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    Well I can start her on CMPK, but what kind of blood test? I've not ever heard of that? and I doubt blondie the vet, would. The only good thing that came out of pagan's illness last year, was my vet didn't have CMPK she doesn't carry stuff like that for small animals the horses and cow vet will not touch goats he refuses! I called and said My vet so and so said I need this now and she's out, They LET me buy it. so thats' where I'm getting the Meds that old Brown wont sell me lol!! He thinks I'm treating COWs! which I do have 3 of, and he has been here on farm visits for the cows and horses. Of course they still go to Brown for out of state health cause He won't see em.
     
  4. trnubian

    trnubian New Member

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    I'm not much more help, but if she were mine I would go ahead and be dosing her with the CMPK. It can't hurt anything. That is unless she stresses out when given shots like my doe does. I like the MFO solution for occasions like this. Give her a good oral dosing twice a day to ward it off and you don't have to worry about poking them so much. (I get it from Jeffers or PBS.) It works wonders here to bring them around even with a full blown case of it. I will never be without it. CMPK injectable is the same thing as MFO it is just injectable. MFO will also give her a little energy boost as it has some dextrose in it.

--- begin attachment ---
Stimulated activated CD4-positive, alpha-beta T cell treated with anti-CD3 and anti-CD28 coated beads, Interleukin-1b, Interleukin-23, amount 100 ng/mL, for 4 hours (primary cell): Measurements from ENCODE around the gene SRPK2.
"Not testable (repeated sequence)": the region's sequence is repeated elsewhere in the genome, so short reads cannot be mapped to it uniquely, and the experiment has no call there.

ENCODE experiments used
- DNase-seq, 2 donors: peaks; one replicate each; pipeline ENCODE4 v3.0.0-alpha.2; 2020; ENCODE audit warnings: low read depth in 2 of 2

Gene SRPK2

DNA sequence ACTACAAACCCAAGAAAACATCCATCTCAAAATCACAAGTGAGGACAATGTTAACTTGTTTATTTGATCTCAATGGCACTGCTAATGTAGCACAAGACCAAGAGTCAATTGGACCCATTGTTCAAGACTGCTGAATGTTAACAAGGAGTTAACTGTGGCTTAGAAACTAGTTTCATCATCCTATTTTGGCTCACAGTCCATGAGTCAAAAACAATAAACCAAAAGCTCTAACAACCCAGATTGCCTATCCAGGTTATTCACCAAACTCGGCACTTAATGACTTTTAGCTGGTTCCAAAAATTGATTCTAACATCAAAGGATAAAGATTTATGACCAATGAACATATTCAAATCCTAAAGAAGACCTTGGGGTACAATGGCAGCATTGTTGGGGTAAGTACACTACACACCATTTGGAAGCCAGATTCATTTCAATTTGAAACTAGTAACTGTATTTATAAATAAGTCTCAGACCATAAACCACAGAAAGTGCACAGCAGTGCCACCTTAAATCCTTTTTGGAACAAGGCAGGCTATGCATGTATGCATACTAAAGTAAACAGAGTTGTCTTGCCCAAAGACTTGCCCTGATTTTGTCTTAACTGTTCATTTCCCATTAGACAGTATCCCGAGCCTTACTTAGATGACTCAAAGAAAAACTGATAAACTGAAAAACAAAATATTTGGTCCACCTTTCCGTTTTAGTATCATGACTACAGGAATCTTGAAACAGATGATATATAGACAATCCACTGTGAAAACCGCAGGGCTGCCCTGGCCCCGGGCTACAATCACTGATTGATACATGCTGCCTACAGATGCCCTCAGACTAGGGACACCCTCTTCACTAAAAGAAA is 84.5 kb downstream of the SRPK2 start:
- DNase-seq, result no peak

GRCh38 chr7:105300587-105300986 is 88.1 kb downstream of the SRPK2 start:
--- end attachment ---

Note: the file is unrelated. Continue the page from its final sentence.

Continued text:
As long as the alfafa is pretty good and she has alfalfa pellets you can't do much more in the way of calcium other than the above mentioned. It might not hurt to jacket her if she is shivering. That way she can use more energy to put toward her kids and herself than to keep warm. Upping her grain a little couldn't hurt either.

    Good luck with your doe! I hope she feels better soon. I know milk fever is a PAIN and tends to pop up even when you are doing everythig right. It's those big old hard working girls that work themselves calciumless. ;)
     
  5. wheytogosaanens

    wheytogosaanens New Member

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    I would add that we mix the MFO with gatorade (love those electrolytes!) or a Power-Ade - whatever is on sale. Cause that MFo may burn the throat and now you have a new problem.

    If you are feeding the does as a group, you might want to consider that she is getting more than her fair share of grain, thus tweaking her CA/Ph ratio.